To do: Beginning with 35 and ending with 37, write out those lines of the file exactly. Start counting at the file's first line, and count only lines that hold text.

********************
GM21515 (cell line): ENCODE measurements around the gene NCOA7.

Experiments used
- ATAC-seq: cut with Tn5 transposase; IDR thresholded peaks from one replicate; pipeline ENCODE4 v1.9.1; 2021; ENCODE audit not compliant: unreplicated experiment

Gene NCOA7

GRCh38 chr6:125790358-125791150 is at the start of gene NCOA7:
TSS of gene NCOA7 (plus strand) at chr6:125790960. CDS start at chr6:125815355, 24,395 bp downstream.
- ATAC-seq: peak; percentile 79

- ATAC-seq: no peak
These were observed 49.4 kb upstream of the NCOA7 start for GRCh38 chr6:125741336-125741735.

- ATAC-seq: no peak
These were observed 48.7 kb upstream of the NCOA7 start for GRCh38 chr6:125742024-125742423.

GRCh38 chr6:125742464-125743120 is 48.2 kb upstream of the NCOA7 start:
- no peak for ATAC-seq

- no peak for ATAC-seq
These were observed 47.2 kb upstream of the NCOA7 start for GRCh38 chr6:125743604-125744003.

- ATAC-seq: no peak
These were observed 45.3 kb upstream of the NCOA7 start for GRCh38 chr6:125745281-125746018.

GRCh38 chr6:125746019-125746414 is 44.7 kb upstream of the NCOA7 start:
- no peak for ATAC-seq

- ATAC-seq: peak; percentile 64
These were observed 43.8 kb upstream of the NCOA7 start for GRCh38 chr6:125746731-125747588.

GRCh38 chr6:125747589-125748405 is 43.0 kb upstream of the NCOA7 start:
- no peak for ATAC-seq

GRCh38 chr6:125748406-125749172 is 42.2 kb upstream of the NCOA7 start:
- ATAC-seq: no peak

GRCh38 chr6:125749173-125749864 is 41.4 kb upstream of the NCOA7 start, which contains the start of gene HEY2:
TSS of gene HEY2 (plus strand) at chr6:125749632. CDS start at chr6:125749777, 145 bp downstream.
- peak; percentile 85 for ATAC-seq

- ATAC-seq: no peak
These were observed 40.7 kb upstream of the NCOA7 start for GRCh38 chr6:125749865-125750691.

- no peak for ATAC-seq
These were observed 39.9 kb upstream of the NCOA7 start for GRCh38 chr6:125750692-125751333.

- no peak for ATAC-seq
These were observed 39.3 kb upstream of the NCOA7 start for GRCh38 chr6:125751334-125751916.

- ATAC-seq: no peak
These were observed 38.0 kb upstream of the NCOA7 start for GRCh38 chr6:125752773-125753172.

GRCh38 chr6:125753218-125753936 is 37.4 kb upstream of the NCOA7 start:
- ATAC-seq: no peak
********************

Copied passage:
- ATAC-seq: no peak
These were observed 38.0 kb upstream of the NCOA7 start for GRCh38 chr6:125752773-125753172.

GRCh38 chr6:125753218-125753936 is 37.4 kb upstream of the NCOA7 start: